|Publication number||US6005701 A|
|Application number||US 08/776,604|
|Publication date||Dec 21, 1999|
|Filing date||Jul 28, 1995|
|Priority date||Aug 19, 1994|
|Also published as||DE69505544D1, DE69505544T2, EP0776554A1, EP0776554B1, WO1996006488A1|
|Publication number||08776604, 776604, PCT/1995/1018, PCT/FR/1995/001018, PCT/FR/1995/01018, PCT/FR/95/001018, PCT/FR/95/01018, PCT/FR1995/001018, PCT/FR1995/01018, PCT/FR1995001018, PCT/FR199501018, PCT/FR95/001018, PCT/FR95/01018, PCT/FR95001018, PCT/FR9501018, US 6005701 A, US 6005701A, US-A-6005701, US6005701 A, US6005701A|
|Inventors||Patrick Hardy, Stephans Hergault|
|Export Citation||BiBTeX, EndNote, RefMan|
|Patent Citations (2), Referenced by (13), Classifications (10), Legal Events (5)|
|External Links: USPTO, USPTO Assignment, Espacenet|
1. Field of the Invention
The present invention relates to the fibre optic transmission of analog signals and more particularly to the combination of a laser with an optical modulator to transmit analog signals.
2. Description of the Background
This combination is generally preferred to the use of direct-modulation lasers. Indeed, regarding direct-modulation lasers, the variation in current generating the amplitude modulation influences the wavelength emitted by the laser, and this variation, even when slight, degrades transmission performance if it results in the chromatic dispersion of the optical fibre.
The combination of certain lasers with an external optical modulator may however have another drawback due to the low-frequency, relaxation noise. This relaxation noise is manifested as a fluctuation in power emitted on the order of a few percent and corresponds to a narrow low-band spectrum. Such is the case for Glass-Erbium type lasers for which the central frequency of this spectrum is around 200 kHz. This noise, represented in FIG. 1a, causes a disturbance as described below in greater detail.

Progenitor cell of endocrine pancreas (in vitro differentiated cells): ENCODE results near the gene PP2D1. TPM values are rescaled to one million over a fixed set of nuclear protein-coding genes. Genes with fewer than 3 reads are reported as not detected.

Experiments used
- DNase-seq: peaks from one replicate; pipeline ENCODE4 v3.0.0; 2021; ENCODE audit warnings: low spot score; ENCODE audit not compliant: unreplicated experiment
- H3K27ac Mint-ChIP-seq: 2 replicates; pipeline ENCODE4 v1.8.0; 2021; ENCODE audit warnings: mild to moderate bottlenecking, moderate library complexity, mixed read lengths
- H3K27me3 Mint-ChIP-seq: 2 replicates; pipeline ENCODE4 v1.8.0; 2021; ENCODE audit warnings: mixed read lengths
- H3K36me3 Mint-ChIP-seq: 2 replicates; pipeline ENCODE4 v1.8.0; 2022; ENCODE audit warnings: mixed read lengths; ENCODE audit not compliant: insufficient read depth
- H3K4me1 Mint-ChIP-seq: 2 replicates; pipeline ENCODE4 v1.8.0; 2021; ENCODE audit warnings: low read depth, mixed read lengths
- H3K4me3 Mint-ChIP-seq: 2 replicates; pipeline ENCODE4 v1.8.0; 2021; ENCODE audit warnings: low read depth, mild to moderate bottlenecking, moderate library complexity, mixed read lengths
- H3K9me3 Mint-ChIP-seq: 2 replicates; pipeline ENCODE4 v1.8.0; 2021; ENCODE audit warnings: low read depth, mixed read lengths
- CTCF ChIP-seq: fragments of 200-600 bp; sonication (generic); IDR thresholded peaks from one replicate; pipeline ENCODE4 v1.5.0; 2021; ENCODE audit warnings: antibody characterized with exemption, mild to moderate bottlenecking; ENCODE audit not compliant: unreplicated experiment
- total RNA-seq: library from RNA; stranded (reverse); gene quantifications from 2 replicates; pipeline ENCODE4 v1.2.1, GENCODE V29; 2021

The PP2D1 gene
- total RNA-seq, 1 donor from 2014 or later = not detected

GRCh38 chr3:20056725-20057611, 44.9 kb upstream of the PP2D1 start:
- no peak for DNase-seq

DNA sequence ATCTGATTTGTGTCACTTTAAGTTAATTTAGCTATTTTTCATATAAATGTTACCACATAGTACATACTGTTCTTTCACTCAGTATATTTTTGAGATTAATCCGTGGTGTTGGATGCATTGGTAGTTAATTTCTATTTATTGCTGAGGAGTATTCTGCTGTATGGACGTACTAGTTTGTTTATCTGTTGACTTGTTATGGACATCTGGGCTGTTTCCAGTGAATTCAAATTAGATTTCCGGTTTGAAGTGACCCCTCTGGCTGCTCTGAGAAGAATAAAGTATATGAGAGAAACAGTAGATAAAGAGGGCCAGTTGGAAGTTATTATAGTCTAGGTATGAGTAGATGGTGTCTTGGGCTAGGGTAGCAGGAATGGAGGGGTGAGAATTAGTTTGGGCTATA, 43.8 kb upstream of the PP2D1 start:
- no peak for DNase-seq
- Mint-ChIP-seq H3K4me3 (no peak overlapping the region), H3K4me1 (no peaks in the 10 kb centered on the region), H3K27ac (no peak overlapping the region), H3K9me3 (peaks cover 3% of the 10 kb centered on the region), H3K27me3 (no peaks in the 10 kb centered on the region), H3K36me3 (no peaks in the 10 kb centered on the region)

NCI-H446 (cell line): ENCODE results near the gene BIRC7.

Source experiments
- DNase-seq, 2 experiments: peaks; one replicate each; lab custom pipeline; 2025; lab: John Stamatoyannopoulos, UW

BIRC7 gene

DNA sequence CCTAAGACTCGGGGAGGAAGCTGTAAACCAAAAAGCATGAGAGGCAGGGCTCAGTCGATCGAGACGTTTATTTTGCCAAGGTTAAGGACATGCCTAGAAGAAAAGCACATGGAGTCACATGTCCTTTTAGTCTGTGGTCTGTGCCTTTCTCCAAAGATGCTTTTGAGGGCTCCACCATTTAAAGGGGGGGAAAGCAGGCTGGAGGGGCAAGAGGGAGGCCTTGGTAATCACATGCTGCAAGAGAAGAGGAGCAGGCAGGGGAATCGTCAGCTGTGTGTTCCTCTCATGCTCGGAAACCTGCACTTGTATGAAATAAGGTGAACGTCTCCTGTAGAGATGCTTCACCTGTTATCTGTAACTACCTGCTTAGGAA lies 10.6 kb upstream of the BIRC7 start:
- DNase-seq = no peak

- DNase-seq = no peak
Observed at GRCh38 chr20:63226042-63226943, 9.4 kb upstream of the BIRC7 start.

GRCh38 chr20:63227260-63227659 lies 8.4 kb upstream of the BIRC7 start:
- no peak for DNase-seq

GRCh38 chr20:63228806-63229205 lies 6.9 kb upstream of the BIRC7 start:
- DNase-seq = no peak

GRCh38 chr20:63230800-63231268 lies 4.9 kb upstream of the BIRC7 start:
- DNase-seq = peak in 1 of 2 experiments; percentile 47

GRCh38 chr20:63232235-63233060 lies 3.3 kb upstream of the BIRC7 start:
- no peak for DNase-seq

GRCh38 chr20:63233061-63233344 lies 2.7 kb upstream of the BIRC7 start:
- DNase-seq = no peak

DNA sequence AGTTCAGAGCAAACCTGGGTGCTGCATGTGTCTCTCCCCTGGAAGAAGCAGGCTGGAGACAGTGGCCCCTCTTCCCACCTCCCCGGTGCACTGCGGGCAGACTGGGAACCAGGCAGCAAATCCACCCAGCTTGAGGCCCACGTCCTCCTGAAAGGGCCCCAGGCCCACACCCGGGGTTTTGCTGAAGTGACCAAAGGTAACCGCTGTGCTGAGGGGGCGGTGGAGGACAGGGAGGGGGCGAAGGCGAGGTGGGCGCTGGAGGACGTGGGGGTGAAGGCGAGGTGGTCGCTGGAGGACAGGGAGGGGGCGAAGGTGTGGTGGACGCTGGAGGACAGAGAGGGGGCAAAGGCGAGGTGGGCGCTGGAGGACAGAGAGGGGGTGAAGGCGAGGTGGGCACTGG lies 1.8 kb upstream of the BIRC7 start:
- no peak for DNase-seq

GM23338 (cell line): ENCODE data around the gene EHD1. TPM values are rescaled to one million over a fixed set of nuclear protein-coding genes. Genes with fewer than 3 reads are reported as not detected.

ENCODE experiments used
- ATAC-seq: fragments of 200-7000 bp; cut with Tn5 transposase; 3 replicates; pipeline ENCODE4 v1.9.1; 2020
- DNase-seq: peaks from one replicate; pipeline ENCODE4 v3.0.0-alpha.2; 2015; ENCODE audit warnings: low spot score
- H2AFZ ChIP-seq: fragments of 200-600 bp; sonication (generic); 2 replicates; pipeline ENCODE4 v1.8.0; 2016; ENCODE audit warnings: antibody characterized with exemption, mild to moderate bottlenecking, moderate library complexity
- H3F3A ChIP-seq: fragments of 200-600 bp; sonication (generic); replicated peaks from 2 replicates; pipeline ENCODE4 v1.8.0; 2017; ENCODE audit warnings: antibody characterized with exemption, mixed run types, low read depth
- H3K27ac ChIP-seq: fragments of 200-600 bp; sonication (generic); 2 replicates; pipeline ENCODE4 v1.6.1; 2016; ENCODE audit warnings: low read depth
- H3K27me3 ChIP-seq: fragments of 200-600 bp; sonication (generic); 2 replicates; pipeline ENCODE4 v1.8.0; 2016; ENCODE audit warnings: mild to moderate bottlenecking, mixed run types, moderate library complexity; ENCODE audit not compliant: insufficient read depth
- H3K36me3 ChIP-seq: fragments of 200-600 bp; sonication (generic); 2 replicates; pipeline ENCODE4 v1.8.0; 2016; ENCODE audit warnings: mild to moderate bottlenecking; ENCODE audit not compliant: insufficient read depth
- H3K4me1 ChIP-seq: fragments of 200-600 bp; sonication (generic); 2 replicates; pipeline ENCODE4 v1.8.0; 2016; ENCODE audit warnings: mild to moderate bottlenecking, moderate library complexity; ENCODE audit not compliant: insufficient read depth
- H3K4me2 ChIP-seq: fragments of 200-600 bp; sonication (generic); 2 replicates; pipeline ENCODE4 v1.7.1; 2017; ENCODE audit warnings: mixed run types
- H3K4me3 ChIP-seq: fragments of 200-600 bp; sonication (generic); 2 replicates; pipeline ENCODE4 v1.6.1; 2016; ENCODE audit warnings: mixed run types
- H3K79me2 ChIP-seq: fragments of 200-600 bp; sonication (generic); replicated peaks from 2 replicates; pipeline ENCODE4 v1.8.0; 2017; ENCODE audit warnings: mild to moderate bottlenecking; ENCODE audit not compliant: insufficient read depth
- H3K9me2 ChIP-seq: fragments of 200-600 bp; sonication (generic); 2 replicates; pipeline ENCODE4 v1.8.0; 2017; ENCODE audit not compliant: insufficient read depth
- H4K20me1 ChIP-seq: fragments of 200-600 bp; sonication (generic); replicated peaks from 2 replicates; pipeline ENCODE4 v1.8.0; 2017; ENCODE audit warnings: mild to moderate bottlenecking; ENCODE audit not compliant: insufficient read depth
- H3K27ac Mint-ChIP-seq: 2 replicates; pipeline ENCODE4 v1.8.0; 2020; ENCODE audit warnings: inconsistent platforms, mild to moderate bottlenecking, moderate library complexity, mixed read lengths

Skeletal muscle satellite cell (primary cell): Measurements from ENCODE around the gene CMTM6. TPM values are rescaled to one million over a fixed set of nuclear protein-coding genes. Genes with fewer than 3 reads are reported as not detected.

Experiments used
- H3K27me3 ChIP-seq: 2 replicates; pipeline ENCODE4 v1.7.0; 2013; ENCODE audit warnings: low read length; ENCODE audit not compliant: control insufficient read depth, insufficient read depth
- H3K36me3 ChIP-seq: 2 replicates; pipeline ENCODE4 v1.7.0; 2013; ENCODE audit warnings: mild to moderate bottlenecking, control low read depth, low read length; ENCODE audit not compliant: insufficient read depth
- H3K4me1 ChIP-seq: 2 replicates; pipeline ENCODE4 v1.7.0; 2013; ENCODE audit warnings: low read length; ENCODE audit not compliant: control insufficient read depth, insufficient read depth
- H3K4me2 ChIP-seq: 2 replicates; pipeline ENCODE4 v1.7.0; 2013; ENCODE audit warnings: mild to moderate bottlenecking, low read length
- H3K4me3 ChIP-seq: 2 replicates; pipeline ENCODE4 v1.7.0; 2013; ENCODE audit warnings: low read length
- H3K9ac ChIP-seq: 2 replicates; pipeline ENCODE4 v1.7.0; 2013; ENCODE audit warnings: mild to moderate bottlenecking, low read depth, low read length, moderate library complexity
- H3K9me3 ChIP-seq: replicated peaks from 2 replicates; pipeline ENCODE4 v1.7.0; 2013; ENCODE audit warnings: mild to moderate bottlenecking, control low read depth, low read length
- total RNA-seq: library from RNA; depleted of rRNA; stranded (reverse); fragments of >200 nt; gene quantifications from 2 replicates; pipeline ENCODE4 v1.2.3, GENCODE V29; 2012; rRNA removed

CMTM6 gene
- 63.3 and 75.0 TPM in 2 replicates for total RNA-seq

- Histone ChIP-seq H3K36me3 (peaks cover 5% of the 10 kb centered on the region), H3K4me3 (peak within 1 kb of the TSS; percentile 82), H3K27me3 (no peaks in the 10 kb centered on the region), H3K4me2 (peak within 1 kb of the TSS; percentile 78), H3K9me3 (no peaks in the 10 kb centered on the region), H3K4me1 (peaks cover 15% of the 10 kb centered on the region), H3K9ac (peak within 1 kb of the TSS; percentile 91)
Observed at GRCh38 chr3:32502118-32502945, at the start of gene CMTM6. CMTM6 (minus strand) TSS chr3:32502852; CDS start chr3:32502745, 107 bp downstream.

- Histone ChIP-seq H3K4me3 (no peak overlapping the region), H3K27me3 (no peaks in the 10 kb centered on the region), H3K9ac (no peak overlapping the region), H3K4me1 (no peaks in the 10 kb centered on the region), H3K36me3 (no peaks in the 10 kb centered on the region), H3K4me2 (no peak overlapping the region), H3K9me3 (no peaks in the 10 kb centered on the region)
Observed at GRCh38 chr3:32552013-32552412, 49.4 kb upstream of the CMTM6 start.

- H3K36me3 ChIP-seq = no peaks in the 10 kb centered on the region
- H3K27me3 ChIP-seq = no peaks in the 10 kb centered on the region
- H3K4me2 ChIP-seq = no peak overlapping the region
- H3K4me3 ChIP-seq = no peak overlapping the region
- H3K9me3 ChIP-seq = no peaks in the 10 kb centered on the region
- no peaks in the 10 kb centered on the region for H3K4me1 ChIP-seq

The modulating input of the optical modulator receives a signal consisting of one or more carriers (e.g., amplitude-modulated carriers). An example of this signal, represented in FIG. 1b, consists of an audio and video carrier. The frequency spectrum of the video carrier corresponds to a vestigial sideband amplitude modulation (referred to as VSB-AM). These 2 modulated carriers represent a channel within the field of television signal transmissions, and the modulating signal transmitted to the optical modulator can consist of a set of adjacent channels so as to constitute a multichannel frequency multiplex of vestigial sideband amplitude-modulated television signals. Multiplication of the optical signal with this RF modulating signal transposes the noise of the laser over to around the carriers of the RF signal, as represented in FIG. 1c. This noise ends up in the frequency sidebands if the latter have a width greater than a few tens of kilohertz, this being the case for the video modulating signal. After demodulation, the baseband video signal encounters the presence of noise of double power since the two noise "lines" around the video carrier are correlated while the spectrum of the video signal has reduced sideband. This noise level then exceeds the threshold of visibility of the video signal on the screen by a value of up to 10 or 12 dB, thus creating a "scribbling" effect on the image.
A "Feed Forward" solution is known that involves inserting, between the laser and the external modulator, a device for regulating the emitted power. This device is represented in FIG. 2. A coupler 2 taps off a portion of the power at the output of the laser 1 and to transmits it to an optical receiver 3 (with a built-in amplifier) which converts this optical signal into an electrical signal. The electrical signals controls a first external optical modulator 4 which acts as regulator.
A suitable choice of the coupling and gain values of the optical receiver enables the noise of the laser to be reduced effectively before the beam is transmitted to the second external optical modulator 5 receiving the RF modulating signals.